The subacromial bursa is located underneath the acromiom, to prevent compression of soft tissue against the bone. This fluid-filled sac has two major sections and most of it is inaccessible. The more distal portion is the subdeltoid bursa. When the arm is fully abducted, the bursa moves up under the acromiom process. The bursa can be agitated by repetitive compression of the humerus into the acromiom due to a tight upper trapezius, middle deltoid, and supraspinatus muscle. An indicator of bursitis is when shoulder pain begins shortly after initiating shoulder abduction, and continues to about 135˚. This is called a painful arc, which happens because the irritated bursa is compressed as the client abducts the shoulder. After 135˚ of abduction, the irritated tissue moves proximally under the acromiom process and is no longer compressed. The pain is described as being deep within the shoulder joint.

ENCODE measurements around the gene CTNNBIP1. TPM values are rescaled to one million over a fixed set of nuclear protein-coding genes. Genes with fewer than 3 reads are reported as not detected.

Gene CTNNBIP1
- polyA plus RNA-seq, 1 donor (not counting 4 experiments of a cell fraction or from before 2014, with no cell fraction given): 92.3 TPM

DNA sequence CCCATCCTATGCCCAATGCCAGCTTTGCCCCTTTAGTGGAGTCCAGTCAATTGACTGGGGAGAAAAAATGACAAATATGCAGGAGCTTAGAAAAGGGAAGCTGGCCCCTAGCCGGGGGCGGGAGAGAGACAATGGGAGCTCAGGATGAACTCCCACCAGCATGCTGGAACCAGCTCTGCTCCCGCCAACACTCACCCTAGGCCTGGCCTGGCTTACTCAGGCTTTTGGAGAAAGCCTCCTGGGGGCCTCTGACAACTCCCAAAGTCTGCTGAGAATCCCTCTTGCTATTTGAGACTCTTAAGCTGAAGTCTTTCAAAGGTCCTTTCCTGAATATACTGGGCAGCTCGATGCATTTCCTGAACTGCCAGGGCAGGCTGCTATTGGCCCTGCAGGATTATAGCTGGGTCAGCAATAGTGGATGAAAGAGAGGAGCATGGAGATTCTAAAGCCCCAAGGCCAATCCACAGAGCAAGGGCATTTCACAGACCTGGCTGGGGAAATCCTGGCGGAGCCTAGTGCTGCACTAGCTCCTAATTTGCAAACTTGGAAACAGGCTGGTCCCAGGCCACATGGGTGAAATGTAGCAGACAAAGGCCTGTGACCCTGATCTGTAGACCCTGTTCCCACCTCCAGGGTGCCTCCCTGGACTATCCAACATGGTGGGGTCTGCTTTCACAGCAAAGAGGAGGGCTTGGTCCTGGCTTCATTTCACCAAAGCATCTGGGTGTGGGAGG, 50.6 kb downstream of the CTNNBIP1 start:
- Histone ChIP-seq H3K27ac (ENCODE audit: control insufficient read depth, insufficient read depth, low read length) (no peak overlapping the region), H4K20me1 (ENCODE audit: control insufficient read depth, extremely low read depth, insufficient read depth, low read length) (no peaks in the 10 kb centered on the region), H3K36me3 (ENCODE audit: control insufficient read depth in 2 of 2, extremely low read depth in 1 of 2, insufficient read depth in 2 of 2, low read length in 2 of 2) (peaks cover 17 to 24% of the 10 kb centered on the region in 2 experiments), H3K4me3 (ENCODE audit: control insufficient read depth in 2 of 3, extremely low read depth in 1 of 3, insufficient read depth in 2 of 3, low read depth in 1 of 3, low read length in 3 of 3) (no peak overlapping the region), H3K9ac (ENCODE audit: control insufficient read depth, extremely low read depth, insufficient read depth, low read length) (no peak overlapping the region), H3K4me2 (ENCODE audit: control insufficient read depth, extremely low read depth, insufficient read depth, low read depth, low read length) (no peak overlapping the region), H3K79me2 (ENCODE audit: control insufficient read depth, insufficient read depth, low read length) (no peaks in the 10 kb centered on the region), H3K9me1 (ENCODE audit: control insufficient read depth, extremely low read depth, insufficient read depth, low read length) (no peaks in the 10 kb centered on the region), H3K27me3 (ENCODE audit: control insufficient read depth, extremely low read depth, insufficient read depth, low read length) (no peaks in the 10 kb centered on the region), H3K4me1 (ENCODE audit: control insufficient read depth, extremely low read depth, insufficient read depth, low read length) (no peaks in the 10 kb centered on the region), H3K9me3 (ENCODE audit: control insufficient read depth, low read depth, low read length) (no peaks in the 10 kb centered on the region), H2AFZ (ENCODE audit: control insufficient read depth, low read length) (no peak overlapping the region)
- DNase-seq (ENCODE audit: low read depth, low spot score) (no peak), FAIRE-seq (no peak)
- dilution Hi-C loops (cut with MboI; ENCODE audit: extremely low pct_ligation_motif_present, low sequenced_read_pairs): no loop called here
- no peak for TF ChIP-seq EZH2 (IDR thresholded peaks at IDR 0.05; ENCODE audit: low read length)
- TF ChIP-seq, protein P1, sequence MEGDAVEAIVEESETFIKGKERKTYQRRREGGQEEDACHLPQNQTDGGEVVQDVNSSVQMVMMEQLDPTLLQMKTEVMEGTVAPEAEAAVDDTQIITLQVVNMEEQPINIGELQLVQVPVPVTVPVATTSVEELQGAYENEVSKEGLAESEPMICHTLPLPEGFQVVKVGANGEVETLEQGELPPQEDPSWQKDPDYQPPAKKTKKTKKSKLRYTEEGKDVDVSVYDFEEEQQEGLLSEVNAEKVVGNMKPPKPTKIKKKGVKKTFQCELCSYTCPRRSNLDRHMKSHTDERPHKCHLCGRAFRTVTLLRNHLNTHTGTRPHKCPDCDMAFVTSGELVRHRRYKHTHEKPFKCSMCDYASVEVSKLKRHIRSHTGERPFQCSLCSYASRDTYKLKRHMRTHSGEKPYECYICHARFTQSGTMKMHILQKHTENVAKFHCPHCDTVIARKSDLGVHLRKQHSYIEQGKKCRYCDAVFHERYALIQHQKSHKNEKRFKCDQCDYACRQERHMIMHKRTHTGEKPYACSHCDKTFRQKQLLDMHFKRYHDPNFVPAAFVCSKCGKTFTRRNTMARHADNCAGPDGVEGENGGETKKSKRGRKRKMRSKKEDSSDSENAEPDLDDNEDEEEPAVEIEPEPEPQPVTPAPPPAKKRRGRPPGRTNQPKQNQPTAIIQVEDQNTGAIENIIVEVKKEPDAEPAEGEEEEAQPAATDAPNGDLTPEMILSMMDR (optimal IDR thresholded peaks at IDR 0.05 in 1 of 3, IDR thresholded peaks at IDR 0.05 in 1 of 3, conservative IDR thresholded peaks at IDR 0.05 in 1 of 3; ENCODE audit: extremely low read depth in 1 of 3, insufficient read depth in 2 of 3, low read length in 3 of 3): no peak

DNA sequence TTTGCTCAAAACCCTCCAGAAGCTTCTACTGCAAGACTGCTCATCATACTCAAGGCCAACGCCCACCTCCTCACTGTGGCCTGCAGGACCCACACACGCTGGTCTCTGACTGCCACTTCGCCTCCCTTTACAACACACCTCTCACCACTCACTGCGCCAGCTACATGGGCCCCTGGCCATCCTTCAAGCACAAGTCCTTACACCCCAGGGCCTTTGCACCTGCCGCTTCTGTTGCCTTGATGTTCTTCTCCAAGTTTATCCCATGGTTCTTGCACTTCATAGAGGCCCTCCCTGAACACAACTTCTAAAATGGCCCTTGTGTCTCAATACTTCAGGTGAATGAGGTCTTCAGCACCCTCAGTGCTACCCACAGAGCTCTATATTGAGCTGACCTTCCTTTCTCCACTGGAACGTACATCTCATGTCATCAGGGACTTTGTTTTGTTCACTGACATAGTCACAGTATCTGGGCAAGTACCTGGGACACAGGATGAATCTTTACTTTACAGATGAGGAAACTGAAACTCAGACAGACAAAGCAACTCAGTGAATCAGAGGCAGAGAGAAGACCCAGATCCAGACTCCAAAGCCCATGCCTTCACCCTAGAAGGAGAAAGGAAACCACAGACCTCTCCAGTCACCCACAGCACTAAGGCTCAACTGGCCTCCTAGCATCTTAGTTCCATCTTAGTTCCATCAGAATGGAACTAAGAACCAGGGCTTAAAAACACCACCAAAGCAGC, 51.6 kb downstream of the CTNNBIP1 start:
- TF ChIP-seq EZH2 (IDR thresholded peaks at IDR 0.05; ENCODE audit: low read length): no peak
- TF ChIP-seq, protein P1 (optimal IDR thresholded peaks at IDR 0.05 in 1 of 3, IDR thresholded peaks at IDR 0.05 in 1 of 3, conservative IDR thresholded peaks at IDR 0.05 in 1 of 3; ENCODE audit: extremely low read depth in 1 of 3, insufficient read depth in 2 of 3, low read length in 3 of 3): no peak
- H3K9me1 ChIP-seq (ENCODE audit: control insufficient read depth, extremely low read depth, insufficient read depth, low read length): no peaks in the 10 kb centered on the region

There can also be an inflammation to the bursa resulting from autoimmune disease such as rheumatoid arthritis, infection, gout, calcific deposits, or other systemic disorders. Remember, if in doubt, always refer out!
- To eliminate bursitis, the most important muscles to work are the anterior shoulder muscles that contribute to shoulder impingement, and the upper trapezius, middle deltoid, and supraspinatus muscles which may be causing compression on the bursa.
- This will release the tension on the shoulder joint and usually alleviate the symptoms of bursitis.
- Caution! The actual inflammatory site of bursitis is never worked.